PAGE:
ElliottGalt wrote: ↑Oct 31st, 2016 5:07 pmI am replying on my phone--please excuse any missed points, it is a cumbersome process, especially with so many people to respond too.The kid is taxed only on earnings and subventions, not the contributions you made. You can also roll your RESP, minus the subventions, into an rrsp if you still have the room available if you're kids doesn't go beyond high school. Seriously, RESP are great and should definitely be used. The only time wehre you might lose out using an resp is if you only have a kid who doesn't go to school, no rrsp room and no other kid to to send the subvention to. Your advice only apply if you know your kid won't go far in school, which is almost impossible to know if you start it at the birth of your child.
Student is taxed on the government "free" money
Student is taxed on any return on investments
You can roll the RESP into your RRSP
--you lose your government "free" money
--you will pay tax on the money earned in the RESP at your marginal rate +an additional 20%
RESP are better than a TFSA IF your child goes to a qualifying school.
However IF they do not, TFSAs are far better.
This is all about choice on how people deal with risk.
Because I don't know the future, I don't know if my child will use the grant, I would rather be in the position of not having the grant money, yet having it all tax free and able to be used in a way that can benefit my child in anyway I want vs being restricted and having a reduced overall return and no grant money if they don't go to school.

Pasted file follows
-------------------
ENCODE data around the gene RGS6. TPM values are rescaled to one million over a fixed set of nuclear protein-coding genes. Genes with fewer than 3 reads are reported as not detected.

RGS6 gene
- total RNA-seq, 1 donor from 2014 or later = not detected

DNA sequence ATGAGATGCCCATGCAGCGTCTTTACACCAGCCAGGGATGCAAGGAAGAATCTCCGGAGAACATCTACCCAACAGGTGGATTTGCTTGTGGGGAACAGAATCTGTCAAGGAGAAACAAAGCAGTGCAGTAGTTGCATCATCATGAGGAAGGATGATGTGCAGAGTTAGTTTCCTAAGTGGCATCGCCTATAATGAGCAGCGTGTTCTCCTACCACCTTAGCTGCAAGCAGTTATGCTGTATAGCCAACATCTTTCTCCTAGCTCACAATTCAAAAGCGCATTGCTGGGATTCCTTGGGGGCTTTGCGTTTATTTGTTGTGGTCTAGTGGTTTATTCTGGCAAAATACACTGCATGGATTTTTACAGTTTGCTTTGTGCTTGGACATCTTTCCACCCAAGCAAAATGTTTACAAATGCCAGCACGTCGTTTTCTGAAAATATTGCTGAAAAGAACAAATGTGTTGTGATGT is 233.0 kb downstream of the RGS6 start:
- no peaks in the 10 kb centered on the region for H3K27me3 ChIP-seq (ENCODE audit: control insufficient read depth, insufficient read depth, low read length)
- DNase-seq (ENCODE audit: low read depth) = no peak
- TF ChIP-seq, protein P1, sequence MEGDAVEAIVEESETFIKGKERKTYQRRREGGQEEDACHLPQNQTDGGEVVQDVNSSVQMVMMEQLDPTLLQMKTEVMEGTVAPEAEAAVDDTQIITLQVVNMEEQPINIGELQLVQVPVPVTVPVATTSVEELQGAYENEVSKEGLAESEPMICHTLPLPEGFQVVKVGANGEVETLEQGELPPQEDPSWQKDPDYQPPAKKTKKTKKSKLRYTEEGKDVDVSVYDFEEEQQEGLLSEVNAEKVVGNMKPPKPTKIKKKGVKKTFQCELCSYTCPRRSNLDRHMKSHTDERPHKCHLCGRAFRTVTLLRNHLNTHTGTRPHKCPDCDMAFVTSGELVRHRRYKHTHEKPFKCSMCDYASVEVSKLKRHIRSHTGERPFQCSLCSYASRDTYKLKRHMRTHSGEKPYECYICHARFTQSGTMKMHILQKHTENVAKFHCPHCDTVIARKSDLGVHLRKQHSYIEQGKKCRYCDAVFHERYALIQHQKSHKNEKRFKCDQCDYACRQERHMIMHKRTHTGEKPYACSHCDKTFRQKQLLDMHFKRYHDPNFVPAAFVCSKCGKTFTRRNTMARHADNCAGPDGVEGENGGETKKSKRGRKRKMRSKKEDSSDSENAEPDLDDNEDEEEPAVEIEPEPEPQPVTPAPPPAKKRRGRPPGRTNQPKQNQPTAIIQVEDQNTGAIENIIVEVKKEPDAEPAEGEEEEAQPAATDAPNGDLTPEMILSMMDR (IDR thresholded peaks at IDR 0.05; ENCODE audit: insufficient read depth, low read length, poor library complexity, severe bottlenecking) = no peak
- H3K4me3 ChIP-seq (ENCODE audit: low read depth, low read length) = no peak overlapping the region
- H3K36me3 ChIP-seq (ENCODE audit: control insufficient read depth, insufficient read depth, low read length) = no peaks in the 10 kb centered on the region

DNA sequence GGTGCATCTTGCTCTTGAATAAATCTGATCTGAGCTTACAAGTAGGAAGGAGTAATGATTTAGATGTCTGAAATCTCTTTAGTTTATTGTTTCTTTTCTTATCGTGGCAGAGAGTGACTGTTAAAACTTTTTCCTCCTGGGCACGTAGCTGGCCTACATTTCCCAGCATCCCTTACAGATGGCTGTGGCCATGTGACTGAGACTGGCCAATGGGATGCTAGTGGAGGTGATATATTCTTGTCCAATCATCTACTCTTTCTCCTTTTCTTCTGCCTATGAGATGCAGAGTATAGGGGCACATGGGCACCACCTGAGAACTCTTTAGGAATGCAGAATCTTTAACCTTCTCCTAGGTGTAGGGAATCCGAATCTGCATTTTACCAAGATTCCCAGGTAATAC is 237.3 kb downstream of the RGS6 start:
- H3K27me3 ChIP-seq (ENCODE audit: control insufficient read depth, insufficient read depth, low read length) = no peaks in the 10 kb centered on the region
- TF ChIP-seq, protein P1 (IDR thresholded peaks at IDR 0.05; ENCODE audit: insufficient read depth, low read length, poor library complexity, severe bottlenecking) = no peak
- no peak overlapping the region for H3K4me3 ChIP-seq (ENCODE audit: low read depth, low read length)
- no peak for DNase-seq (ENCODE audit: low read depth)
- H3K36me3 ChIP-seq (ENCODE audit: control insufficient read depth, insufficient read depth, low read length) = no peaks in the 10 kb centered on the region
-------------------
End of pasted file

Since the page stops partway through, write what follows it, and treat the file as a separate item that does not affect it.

If TFSA and RRSP are already maxed--yeah do a RESP
Sorry, it sounds like you're still not able to understand why an RESP trumps a TFSA for funding a kid's EDUCATION. I don't think any amount of discussion will convince you otherwise, so just agree to disagree with everyone posting in this thread.ElliottGalt wrote: ↑Oct 31st, 2016 5:17 pmI replied to the other poster which addresses what you wrote. I agree ideally we would have everything maxed but I still maintain that the RESP is only better IF your kid goes to school and is worse if they don't.
I hedge my bets and do TFSA as it give less down side
I would NEVER give up valuable TFSA room for education while the ideal account for such a purpose is readily available and easy to setup. You keep mentioning "risk", but the biggest risk you take is the possibility of your child not going to school. It's a highly unlikely scenario as they have 35 years from the time of account open to actually go to school. Even if they don't go, it's no big loss and still definitely not worth taking up TFSA room for.